In 2012, after Time Warner Cable acquired the rights to the Lakers and launched the SportsNet channel, it didn’t strike all the deals required to make Lakers games widespread on TV until after the season started.

A year ago, an average of 121,000 households were watching Dodgers games on Fox-owned Prime Ticket — a channel available throughout the Southland that carried the majority of the Dodgers’ games.

While that number has dwindled by nearly two-thirds, viewership of Angels games this season has experienced a 30% jump, according to Nielsen — to an average 88,400 households on widely available Fox Sports West.

Dodgers games are carried on 570 AM radio but it’s unclear whether more fans are turning to those broadcasts. The station did not respond to requests for comment and Nielsen said it does not publicly release ratings figures for Dodgers radio. Experts said it was also too early to tell whether the team’s merchandise sales would suffer.

Time Warner Cable said in a statement it was “eager for all consumers in the Dodger footprint to have access to SportsNet LA and we hope that providers will come on board soon.”

“We will continue to work tirelessly to make that happen,” TWC added. “But DirecTV has shown no sense of urgency in getting a deal done.”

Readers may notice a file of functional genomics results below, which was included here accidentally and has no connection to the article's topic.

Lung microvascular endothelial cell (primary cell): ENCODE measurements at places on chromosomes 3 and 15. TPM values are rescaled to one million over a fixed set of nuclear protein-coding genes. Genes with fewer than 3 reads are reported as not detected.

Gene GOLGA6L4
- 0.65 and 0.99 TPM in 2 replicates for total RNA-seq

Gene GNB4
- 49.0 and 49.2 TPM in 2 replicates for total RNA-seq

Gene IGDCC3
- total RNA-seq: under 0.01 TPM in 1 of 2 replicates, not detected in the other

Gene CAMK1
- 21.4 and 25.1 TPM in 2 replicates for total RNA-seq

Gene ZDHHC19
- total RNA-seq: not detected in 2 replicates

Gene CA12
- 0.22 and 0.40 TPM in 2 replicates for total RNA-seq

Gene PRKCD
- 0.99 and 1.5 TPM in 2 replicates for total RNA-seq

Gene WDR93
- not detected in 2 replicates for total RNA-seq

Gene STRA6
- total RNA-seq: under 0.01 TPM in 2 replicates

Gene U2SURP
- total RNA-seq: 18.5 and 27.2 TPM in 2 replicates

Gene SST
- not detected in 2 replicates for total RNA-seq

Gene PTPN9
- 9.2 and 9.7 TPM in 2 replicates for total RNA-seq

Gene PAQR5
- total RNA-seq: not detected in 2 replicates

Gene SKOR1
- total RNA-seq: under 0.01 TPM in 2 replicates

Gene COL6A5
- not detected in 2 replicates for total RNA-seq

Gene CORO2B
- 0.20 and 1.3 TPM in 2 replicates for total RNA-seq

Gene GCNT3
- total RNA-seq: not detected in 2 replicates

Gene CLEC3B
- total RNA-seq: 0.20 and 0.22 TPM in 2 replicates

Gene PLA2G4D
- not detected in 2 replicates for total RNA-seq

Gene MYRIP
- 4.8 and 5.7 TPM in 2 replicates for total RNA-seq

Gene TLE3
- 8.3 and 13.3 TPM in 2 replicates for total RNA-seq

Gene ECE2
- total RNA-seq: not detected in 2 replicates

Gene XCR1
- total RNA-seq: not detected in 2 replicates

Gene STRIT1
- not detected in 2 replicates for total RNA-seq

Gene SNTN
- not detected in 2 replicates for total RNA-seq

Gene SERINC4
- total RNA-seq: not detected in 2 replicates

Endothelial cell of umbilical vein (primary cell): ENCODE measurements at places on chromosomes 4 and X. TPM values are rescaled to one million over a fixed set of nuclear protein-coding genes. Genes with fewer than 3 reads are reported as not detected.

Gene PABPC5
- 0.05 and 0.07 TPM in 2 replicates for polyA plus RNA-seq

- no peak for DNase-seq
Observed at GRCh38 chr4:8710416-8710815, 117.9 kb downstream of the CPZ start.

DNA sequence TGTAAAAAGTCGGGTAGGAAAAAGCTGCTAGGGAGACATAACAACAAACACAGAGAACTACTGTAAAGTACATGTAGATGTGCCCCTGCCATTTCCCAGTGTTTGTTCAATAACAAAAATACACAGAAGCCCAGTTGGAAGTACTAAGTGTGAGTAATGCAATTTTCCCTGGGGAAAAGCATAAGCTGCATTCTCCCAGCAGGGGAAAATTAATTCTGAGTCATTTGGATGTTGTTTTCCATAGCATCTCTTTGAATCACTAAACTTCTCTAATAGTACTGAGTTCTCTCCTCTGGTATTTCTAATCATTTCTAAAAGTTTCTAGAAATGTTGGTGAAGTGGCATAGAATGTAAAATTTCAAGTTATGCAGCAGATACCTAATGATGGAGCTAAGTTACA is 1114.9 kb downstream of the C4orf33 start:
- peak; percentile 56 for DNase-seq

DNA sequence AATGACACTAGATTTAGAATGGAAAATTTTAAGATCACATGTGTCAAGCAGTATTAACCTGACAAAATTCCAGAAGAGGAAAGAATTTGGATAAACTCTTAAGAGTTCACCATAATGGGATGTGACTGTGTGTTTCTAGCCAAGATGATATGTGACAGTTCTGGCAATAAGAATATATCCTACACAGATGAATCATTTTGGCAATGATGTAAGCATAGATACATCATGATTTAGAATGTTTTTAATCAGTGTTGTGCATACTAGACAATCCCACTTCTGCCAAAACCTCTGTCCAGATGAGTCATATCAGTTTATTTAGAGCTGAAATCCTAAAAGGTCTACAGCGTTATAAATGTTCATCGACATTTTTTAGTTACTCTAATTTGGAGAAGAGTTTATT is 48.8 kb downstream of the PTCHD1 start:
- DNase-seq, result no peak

DirecTV issued its own statement, saying “we remain open to exploring with Time Warner Cable how it can bring Dodgers games back into the homes of families who want them.”

Meanwhile, Los Angeles sports fans have been able to focus on the playoff fortunes of basketball’s Clippers and hockey’s Kings and Ducks.

Dodgers fan Alex Castillo of Newhall, also a Kings fan, said the excitement of the NHL playoffs had helped ease the sting of not being able to view the Dodgers. While attending a recent game at Dodger Stadium, he noted he can’t watch the Dodgers at his home because his provider is AT&T U-Verse.

“It hurts, it’s my team,” Castillo said of the Dodgers. And he was already lamenting what would happen after the NBA and NHL seasons end. “In the summer what are you going to do?” he complained. “You can’t watch anything else, except maybe Angels games.”